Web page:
72. Preferred Stock Term Sheet <ul><li>Preferred stock </li></ul><ul><li>Valuation/option pool </li></ul><ul><li>Liquidation preference </li></ul><ul><li>Dividends </li></ul><ul><li>Conversion features </li></ul><ul><li>Antidilution protection (stock splits, price-based) </li></ul><ul><li>Voting rights </li></ul><ul><li>Board composition </li></ul><ul><li>Redemption </li></ul><ul><li>Registration rights </li></ul><ul><li>ROFR/Co-sale </li></ul><ul><li>Preemptive rights </li></ul><ul><li>Pay to play </li></ul><ul><li>Founder/employee vesting </li></ul><ul><li>Non-competes </li></ul><ul><li>Exclusivity </li></ul><ul><li>Expenses </li></ul><ul><li>Confidentiality </li></ul>
  73. Two class stock structure <ul><li>Preferred and common stock </li></ul><ul><ul><li>Common stock is generally used for compensatory purposes (i.e., as a form of payment to employees, board members, consultants, advisors and other service providers) and issued to founders at incorporation </li></ul></ul><ul><ul><li>Preferred stock is generally used for investment purposes and has many more rights, preferences and privileges than common stock </li></ul></ul><ul><ul><li>Common stock is typically “priced” at a lower price than preferred stock (i.e., for option granting purposes) </li></ul></ul>
  74. Liquidation Preference <ul><li>Investors get a “Liquidation Preference” in the event of a liquidity event of the company </li></ul><ul><li>“ Liquidity events” include M&A transactions </li></ul><ul><li>A typical liquidation preference would provide the investors their money back before any other stockholders receive any proceeds </li></ul><ul><ul><li>A “participating” liquidation preference entitles investors to their money back, plus the right to participate in the remaining amounts </li></ul></ul><ul><ul><li>Caps are often negotiated </li></ul></ul>
  75. Liquidation Preference Example of Fully Participating Preferred (assumes $100m sale price and $25m invested) Shares % o/s Liquidation preference Payment of remainder Total proceeds A 3,500,000 23.33% $3,000,000 $17,500,000 $20,500,000 B 4,000,000 26.66% $7,000,000 $20,000,000 $27,000,000 C 3,000,000 20.00% $15,000,000 $15,000,000 $30,000,000 Common (founders) 2,500,000 16.66% N/A $12,500,000 $12,500,000 Option pool 2,000,000 13.33% N/A $10,000,000 $10,000,000 Total 15,000,000 100.00% $25,000,000 $75,000,000 $100,000,000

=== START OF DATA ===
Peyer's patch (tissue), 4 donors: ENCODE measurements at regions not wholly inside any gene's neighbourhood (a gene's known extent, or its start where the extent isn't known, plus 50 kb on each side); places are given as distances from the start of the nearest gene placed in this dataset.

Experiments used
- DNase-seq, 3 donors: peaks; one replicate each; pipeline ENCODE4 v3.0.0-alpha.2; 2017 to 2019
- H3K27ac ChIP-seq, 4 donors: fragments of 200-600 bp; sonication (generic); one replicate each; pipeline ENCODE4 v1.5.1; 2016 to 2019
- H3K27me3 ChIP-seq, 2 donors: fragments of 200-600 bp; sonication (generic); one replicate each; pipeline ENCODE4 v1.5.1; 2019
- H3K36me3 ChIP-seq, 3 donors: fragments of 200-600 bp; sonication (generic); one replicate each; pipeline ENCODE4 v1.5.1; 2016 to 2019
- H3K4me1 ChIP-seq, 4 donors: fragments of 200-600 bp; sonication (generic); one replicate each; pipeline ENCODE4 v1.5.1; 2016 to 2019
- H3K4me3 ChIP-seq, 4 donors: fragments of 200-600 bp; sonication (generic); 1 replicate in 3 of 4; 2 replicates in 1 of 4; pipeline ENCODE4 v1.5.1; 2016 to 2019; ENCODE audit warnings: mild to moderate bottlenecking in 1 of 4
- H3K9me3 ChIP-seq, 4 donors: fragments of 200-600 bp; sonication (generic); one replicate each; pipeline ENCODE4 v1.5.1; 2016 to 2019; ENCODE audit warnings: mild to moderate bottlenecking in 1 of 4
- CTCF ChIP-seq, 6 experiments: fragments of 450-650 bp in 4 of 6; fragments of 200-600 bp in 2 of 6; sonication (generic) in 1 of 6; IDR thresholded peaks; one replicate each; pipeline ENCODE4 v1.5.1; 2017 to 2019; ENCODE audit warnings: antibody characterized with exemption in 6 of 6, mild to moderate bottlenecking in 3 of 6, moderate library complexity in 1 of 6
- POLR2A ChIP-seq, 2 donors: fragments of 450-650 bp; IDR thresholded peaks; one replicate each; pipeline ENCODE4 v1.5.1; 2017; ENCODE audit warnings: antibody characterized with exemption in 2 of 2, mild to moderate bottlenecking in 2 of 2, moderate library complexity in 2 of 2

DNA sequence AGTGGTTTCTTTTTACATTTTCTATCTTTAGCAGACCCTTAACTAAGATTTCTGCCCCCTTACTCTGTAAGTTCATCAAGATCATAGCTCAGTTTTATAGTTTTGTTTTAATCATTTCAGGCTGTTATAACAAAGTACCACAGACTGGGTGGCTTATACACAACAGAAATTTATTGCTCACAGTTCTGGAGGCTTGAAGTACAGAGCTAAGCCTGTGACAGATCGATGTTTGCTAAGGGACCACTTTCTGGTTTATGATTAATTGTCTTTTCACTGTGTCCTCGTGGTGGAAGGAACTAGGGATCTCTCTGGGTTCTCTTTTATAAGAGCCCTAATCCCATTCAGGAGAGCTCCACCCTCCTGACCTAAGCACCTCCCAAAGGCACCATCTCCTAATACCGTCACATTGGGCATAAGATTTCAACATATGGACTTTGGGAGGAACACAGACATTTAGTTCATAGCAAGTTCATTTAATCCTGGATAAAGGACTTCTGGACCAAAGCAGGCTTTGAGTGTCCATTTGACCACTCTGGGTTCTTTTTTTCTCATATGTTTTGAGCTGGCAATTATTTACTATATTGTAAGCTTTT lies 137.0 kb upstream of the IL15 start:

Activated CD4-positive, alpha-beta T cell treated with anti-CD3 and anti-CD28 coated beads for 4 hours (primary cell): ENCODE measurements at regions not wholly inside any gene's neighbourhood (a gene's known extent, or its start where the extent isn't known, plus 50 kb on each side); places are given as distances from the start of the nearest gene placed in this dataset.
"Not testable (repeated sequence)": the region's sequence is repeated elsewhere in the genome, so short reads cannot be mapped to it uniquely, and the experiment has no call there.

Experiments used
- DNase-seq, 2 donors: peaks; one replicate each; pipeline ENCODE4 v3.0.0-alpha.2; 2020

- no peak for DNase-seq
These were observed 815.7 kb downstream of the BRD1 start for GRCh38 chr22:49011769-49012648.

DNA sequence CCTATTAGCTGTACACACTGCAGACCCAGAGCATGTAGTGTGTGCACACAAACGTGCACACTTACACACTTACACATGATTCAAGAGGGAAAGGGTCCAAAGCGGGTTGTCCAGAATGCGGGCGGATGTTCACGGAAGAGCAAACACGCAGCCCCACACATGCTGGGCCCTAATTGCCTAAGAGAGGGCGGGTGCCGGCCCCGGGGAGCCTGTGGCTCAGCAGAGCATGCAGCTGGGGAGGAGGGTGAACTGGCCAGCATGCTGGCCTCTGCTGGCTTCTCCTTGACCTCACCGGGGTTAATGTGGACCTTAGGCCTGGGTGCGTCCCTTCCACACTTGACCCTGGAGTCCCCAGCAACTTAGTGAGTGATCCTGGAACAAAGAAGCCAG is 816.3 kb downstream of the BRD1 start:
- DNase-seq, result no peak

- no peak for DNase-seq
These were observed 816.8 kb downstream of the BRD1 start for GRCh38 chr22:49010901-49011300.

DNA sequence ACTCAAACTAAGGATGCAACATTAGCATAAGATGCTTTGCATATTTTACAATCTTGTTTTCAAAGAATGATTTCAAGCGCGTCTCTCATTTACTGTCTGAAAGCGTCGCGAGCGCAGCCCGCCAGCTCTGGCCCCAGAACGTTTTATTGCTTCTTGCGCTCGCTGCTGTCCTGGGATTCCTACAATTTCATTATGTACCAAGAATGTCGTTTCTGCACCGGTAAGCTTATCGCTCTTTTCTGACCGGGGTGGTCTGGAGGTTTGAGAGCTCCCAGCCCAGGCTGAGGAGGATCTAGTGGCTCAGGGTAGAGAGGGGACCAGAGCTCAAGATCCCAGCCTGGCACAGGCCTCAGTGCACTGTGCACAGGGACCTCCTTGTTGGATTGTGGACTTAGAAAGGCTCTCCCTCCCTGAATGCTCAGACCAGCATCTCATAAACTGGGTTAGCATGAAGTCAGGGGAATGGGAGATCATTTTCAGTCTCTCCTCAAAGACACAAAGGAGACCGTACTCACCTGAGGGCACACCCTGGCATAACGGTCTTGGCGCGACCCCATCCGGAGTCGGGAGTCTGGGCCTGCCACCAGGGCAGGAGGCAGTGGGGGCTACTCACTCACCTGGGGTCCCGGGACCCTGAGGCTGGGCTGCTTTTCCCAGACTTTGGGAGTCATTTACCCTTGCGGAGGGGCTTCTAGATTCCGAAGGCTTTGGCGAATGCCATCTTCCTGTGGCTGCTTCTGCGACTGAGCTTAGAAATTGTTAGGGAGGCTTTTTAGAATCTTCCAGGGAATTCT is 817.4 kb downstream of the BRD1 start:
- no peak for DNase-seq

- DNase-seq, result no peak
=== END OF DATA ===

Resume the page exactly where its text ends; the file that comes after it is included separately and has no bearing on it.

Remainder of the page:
76. Dividends <ul><li>Accruing/non-accruing </li></ul><ul><li>Compounding/non-compounding </li></ul><ul><li>Payable on specified dates/payable “if, as and when” declared </li></ul><ul><li>Participating/non-participating </li></ul>
  77. Conversion <ul><li>Preferred stock convertible into common stock at option of holder, initially on one for one basis </li></ul><ul><ul><li>Automatically convert upon an IPO </li></ul></ul><ul><ul><ul><li>Typically size of deal and share price must exceed certain levels </li></ul></ul></ul><ul><ul><li>Automatically convert upon the vote of the particular series </li></ul></ul>
  78. Antidilution protection <ul><li>Conversion rate adjusts on certain events </li></ul><ul><ul><li>Proportionate in the event of stock splits </li></ul></ul><ul><ul><li>Price based antidilution upon a “down round” financing </li></ul></ul><ul><ul><ul><li>Weighted average protection: Conversion price is adjusted based on a formula that considers the number of new shares being issued compared to the shares outstanding and the price at which the new shares are issued </li></ul></ul></ul><ul><ul><ul><li>Full ratchet protection: Conversion price is adjusted so that the price per share is reset to the price per share in the new financing, regardless of the number of shares issued and the price at which they are issued. </li></ul></ul></ul><ul><ul><li>Provide for appropriate carveouts to antidilution protection (i.e., for option issuances, strategic warrants, etc.) </li></ul></ul>
  79. Board composition/Voting rights <ul><li>Companies are controlled by the board of directors </li></ul><ul><ul><li>Control over the board means control over the company </li></ul></ul><ul><ul><li>Typical board composition post Series A investment is two founders, two Series A investor representatives and one industry expert/independent </li></ul></ul><ul><li>Even if board approves, “protective provisions” require preferred holders to approve certain events, including: </li></ul><ul><ul><li>Change of control transactions </li></ul></ul><ul><ul><li>Amendments to charter/bylaws </li></ul></ul><ul><ul><li>Hiring/firing senior management </li></ul></ul><ul><ul><li>Issuing senior securities </li></ul></ul><ul><ul><li>Increasing size of the option pool </li></ul></ul><ul><ul><li>Incurring debt </li></ul></ul>
  80. Other terms <ul><li>Redemption </li></ul><ul><li>Registration rights </li></ul><ul><li>ROFR/Co-Sale </li></ul><ul><li>Preemptive rights </li></ul><ul><li>Last but not least, legal expenses! </li></ul>
  81. Q&A